Do not require your written consent Generally require your written consent

Who Can Perform a Credit Check on Me?

The FCRA allows credit checks by the following parties in connection with certain activities:

  • Lenders and other creditors: This typically happens when lenders review credit as part of processing loan and credit applications, extending credit offers, monitoring accounts and attempting to collect debts. (Standard credit application forms include permission to conduct credit checks.)
  • Insurance companies: In some states, insurers can use credit-based insurance scores in determining whether to extend offers of insurance coverage and to set premiums.
  • Government authorities: Credit checks may be used to determine eligibility for government benefits or licenses.
  • Employers: Specific regulated industries such banking and securities trading may check credit when hiring or promoting employees, especially for positions with financial responsibilities.
  • Rental and certain other companies: Credit checks are allowed when processing rental applications and other transactions you initiate that show a legitimate business need for a credit check (setting security deposits on leased or rented equipment, for example).

The FCRA also permits the credit bureaus to provide your credit report in response to:

  • Court orders, subpoenas and authorities enforcing child support orders
  • Companies providing credit management or insurance services to your lenders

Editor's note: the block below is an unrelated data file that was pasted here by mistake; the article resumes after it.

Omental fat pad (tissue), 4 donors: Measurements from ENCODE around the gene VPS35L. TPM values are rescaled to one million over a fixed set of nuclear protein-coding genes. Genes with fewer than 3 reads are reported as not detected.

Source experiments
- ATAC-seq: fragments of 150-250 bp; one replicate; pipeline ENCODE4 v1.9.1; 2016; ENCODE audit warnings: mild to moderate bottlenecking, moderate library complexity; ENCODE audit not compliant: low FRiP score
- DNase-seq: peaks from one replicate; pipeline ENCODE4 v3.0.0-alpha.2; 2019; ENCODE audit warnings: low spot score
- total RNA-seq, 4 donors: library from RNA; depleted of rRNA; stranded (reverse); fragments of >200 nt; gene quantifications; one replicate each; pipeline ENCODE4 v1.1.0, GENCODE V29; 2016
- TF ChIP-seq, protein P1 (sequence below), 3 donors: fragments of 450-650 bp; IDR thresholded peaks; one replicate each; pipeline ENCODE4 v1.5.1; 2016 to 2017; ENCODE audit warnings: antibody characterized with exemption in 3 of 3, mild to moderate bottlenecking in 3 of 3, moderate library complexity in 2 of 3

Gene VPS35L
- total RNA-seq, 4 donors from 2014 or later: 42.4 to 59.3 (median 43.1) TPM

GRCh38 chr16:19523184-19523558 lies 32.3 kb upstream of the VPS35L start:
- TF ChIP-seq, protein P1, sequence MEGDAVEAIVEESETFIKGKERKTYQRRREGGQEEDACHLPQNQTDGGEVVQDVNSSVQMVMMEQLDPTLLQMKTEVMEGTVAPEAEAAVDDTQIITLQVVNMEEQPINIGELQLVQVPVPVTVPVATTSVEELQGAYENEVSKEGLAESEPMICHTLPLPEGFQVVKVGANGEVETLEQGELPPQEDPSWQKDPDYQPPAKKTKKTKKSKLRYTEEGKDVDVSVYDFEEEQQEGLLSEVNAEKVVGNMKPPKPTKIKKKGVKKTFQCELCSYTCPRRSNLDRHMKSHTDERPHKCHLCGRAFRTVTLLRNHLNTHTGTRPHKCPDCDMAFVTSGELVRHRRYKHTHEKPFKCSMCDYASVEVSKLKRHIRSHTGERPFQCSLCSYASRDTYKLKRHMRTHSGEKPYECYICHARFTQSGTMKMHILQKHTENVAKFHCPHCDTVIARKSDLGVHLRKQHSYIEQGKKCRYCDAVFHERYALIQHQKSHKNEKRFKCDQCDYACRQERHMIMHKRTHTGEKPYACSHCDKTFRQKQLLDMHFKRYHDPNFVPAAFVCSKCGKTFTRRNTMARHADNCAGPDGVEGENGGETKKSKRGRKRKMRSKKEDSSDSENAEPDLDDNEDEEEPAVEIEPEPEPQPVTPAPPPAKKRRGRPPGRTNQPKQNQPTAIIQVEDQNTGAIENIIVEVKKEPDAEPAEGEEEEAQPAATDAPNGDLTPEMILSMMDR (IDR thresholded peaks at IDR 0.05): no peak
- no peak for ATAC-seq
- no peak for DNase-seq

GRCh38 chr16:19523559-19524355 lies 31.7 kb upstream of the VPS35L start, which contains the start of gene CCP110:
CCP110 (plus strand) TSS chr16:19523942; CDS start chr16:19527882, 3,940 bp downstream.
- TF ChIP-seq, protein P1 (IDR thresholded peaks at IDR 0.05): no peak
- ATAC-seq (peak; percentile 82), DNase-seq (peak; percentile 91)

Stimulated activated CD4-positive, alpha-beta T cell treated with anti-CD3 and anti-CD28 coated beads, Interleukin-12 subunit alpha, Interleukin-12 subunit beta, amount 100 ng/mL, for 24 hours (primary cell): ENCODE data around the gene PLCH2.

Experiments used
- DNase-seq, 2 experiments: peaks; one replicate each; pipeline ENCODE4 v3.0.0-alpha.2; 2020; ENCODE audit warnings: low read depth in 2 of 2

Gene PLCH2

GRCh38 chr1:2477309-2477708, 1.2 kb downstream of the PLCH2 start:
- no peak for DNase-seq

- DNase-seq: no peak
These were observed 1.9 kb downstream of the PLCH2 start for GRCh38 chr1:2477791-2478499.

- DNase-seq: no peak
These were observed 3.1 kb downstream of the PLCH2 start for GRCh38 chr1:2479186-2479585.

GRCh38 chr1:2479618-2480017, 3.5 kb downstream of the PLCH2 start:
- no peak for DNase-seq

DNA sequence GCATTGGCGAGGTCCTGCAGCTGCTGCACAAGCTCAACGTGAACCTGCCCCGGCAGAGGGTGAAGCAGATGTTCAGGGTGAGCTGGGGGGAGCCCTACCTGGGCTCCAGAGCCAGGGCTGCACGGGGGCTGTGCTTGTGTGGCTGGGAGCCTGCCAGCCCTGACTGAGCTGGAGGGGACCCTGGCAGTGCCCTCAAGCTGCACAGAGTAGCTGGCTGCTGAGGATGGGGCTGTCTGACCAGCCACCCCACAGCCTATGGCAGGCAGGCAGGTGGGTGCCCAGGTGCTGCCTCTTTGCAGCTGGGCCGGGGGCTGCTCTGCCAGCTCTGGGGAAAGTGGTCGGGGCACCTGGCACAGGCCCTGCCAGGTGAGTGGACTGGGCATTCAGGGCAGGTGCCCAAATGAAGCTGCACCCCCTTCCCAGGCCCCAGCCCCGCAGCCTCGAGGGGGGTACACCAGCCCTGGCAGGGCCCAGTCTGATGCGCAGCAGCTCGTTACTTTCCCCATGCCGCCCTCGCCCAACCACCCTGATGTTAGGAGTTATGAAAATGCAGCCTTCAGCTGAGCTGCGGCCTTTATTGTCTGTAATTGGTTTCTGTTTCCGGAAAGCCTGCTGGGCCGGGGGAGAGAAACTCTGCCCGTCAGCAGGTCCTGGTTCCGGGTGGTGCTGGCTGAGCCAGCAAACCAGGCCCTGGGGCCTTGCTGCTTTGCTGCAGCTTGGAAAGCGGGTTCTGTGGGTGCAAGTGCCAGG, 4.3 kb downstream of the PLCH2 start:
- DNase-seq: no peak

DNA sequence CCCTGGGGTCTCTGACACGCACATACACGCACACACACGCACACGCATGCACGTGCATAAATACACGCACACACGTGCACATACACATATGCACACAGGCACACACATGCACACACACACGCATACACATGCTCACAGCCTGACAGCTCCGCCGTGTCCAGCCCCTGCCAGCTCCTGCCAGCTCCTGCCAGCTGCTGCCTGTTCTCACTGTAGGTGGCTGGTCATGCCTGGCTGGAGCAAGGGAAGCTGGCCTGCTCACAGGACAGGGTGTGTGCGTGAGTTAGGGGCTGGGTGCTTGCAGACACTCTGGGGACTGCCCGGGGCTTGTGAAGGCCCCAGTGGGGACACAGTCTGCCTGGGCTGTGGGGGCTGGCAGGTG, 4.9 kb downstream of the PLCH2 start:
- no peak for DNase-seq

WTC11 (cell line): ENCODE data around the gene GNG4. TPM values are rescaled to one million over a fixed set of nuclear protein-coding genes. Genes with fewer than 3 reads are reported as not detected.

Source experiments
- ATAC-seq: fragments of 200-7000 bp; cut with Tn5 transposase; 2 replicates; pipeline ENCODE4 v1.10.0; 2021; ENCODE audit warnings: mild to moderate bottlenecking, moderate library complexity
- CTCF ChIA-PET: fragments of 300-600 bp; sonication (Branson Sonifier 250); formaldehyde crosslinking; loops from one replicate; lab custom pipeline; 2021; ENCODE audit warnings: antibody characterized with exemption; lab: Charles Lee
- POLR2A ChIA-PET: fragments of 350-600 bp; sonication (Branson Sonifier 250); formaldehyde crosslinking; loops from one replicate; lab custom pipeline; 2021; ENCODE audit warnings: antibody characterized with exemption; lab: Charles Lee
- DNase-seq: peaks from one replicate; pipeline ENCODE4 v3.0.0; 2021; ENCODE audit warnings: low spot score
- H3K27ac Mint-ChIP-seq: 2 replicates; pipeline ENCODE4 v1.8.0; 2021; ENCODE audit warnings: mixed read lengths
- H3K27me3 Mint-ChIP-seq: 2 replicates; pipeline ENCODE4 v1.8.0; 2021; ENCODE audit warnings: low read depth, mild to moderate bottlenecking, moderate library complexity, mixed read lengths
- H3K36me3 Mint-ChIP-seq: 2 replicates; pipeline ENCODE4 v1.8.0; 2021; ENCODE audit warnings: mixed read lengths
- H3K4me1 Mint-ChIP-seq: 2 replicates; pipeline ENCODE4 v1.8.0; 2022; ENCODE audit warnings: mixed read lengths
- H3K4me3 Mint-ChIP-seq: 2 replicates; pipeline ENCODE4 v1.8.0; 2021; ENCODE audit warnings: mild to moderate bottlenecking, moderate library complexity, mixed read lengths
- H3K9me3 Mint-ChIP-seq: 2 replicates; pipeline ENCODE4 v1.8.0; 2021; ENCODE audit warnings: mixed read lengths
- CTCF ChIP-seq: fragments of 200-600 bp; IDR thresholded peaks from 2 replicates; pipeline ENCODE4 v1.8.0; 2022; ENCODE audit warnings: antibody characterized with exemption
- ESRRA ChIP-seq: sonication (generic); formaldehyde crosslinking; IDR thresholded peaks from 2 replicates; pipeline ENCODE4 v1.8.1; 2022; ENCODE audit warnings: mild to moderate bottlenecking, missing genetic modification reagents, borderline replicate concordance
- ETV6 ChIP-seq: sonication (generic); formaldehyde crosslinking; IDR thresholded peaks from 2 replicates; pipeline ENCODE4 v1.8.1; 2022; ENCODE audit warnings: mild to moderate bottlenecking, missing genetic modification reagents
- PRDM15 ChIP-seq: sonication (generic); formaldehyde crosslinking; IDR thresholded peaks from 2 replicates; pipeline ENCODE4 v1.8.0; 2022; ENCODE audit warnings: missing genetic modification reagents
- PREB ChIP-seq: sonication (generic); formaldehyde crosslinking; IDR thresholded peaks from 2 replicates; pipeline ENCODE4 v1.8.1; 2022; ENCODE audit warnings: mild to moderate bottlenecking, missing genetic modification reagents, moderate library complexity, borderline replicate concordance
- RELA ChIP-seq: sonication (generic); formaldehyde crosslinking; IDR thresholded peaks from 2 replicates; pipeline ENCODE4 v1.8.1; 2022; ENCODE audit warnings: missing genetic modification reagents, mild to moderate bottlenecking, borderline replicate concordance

• Your written instructions

How to Get Your Credit Ready for a Credit Check

To avoid surprises before you take an action that could trigger a credit check—applying for a loan, credit card or apartment rental, for example—consider taking these steps.

  1. Review your credit reports and scores.
  2. If you find an inaccuracy in a credit report, you have the right to dispute it with the relevant credit bureau to correct the record.
  3. If you're concerned lenders may not view your credit reports or scores as favorably as you'd like, consider taking six months to a year to work on improving your credit before you submit your application.
  4. Get prequalified (which uses soft credit checks) when shopping for credit cards or loans, to narrow your search without incurring multiple hard inquiries.
  5. Lift any security freezes or credit locks on your credit reports. Credit freezes and locks limit lenders and many other permitted parties from accessing your credit reports, so you must remove those safeguards to enable processing of credit checks.

Frequently Asked Questions

  • Soft credit checks have no impact on your credit scores.

    Hard credit checks cause small dips in credit scores. Scores usually rebound within a few months, but multiple hard inquiries over a short period of time can have a cumulative negative effect on your credit scores.

  • Both hard and soft credit checks remain on your credit reports for up to two years. Only hard credit checks have an impact on your credit, and their effect will typically fade over time.

  • Yes. You can obtain a free copy of each of your credit reports once per week at AnnualCreditReport.com, and you can check your credit scores from a variety of sources, including getting your credit score from Experian for free, based on your Experian credit report.

The Bottom Line

Credit checks are obviously important if you're trying to borrow money, but they also play an important role in many other common transactions, from insuring your car to renting an apartment. Free credit monitoring from Experian can help you keep tabs on changes to your Experian credit report and the credit score based on it, so you'll know what to expect whenever you consent to a credit check.